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Friday, 7 October 2011

Terence Conran and the Seventies Victorian Revival

A still from the BBC’s If Walls Could Talk: The History of the Home

I’ve been absolutely riveted by the two episodes of  the BBC’s If Walls Could Talk: The History of the Home that I have seen. I find the history of the home so inspiring and illuminating. In the episode that’s available on BBC iPlayer until October 13th 2011, historian Lucy Worsley looks at the story of the kitchen. The section on the Sixties and Seventies Victorian revival caught my attention because it was very in sync with the ‘new country’ style I’m so inspired by at the moment.

This is from the programme: ‘Having spent all their money creating open-plan kitchens, hunting for cheap antique Victoriana became chic among young middle-class people. Terence Conran led this new style in home décor.  And along with open-plan kitchens he introduced Victorian style reproduction crockery and cheap pine tables to the country, through Habitat. [Conran:] “I’ve always been fascinated by the below-the-stairs objects of the Victorian era, which were made as very useful, simple objects, the design of them probably wasn’t really considered as such, they just had to do their job. And I found these objects very satisfying, very beautiful, and they’ve certainly influenced my taste.”’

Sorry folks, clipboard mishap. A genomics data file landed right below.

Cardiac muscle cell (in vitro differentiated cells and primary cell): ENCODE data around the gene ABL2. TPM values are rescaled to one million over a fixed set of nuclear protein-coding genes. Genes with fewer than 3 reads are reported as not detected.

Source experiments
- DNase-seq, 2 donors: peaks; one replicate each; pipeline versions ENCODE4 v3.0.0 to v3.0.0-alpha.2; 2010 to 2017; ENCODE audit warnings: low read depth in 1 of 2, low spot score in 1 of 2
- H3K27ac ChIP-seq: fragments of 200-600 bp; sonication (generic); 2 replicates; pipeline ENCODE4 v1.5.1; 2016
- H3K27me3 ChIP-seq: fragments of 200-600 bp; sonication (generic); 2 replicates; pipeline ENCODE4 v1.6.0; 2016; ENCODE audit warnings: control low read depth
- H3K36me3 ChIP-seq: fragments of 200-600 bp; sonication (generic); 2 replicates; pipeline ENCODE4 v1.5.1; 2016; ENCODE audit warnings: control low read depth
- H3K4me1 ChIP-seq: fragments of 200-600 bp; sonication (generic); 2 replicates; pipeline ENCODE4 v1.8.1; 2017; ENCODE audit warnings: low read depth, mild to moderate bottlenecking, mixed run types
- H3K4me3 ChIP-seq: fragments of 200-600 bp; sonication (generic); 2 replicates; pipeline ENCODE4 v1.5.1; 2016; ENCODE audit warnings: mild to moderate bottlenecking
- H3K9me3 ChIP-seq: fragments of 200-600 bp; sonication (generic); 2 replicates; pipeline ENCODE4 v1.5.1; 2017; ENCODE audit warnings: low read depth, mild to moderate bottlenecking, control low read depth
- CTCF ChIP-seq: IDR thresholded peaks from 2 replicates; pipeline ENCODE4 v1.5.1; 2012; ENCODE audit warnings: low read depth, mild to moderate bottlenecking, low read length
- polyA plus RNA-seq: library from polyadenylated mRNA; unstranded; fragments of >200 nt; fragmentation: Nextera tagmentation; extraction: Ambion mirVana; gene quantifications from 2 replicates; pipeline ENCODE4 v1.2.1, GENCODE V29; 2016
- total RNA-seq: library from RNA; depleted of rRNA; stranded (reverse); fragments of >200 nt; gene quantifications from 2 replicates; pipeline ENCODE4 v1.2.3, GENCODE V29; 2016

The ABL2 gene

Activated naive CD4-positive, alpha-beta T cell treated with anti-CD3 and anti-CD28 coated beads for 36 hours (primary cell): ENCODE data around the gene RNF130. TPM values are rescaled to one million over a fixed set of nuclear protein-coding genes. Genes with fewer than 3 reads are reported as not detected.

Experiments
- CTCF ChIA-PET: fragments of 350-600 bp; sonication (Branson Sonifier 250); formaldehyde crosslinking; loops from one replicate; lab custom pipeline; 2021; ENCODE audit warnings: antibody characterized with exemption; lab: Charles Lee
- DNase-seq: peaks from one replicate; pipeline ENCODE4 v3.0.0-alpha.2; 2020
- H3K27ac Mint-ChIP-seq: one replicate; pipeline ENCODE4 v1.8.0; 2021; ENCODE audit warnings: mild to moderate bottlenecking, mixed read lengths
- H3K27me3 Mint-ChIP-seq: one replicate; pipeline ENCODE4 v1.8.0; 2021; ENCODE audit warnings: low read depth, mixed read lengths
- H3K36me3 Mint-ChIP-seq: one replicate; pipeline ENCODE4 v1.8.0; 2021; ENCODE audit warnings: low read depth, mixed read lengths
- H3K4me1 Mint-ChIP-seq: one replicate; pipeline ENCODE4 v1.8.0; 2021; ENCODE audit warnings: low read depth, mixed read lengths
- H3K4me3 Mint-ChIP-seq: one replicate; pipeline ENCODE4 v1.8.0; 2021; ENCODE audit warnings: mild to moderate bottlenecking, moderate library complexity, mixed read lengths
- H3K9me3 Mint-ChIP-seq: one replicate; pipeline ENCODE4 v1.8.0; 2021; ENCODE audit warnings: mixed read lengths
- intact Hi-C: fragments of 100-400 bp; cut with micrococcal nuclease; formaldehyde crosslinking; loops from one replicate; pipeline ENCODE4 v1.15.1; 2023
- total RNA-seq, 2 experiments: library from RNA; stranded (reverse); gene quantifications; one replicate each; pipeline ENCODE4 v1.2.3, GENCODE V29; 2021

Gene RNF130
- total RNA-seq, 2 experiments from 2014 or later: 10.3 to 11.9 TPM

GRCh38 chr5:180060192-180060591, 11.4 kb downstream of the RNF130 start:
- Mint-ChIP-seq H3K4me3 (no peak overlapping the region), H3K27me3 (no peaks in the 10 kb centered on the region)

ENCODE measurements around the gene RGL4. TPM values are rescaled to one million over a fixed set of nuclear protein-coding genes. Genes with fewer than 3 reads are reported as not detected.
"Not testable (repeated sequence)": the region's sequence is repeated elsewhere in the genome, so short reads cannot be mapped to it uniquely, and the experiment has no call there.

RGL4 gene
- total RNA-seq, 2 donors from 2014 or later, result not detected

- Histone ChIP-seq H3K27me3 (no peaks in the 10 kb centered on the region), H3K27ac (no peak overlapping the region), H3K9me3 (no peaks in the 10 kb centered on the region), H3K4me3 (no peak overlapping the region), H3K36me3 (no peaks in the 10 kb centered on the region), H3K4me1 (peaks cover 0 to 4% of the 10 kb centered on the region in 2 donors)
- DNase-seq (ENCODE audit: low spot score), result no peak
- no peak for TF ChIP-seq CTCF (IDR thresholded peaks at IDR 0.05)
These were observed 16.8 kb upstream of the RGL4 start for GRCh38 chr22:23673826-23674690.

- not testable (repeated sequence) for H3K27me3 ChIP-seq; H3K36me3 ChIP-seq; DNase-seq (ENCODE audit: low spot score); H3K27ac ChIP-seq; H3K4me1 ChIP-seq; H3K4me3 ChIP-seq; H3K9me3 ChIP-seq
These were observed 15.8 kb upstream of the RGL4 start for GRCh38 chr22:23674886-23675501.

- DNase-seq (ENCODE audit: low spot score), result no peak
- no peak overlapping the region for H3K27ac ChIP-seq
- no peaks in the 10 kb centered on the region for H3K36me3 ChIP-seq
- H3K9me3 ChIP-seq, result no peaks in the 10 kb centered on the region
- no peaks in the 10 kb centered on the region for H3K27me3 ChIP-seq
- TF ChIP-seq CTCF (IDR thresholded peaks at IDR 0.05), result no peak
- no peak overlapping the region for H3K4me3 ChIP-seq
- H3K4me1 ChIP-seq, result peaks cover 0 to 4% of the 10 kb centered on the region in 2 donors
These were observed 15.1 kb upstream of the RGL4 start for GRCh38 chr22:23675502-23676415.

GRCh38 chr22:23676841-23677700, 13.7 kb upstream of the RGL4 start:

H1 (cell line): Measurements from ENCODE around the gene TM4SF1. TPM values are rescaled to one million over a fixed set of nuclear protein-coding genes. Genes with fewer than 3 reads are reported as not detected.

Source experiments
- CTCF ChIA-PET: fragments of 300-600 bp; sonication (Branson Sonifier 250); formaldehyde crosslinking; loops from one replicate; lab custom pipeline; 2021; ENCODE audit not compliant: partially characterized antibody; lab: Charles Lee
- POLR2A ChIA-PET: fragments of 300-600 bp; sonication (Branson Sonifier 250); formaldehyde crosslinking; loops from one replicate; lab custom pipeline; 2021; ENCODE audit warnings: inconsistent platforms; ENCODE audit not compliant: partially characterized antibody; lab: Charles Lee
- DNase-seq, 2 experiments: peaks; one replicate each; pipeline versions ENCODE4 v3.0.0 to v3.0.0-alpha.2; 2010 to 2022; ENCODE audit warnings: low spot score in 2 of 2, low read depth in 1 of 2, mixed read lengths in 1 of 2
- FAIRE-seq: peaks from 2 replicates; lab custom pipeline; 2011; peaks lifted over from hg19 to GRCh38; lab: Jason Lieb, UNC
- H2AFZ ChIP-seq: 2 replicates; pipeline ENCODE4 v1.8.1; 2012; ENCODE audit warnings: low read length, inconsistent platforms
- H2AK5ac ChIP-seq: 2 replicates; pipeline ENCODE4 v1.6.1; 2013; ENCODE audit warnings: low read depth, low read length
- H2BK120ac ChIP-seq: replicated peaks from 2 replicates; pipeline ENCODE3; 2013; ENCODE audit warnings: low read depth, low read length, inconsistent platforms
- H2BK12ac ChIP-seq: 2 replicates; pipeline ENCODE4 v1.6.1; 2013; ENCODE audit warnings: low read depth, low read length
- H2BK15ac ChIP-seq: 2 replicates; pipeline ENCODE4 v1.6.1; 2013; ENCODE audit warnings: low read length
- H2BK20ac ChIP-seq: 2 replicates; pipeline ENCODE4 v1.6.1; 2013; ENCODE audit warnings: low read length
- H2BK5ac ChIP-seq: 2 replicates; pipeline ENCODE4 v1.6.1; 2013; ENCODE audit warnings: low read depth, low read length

I love rummaging for very ordinary kitchenalia whenever I get the chance; earthenware pots, wooden chopping boards and spoons, aluminium colanders and I have a collection of horn handled knives that is getting out of hand - so it was encouraging to read the great TC’s thoughts on the subject. For me too these objects are deeply satisfying to use and infinitely preferable to plastic. 

A still from the BBC’s If Walls Could Talk: The History of the Home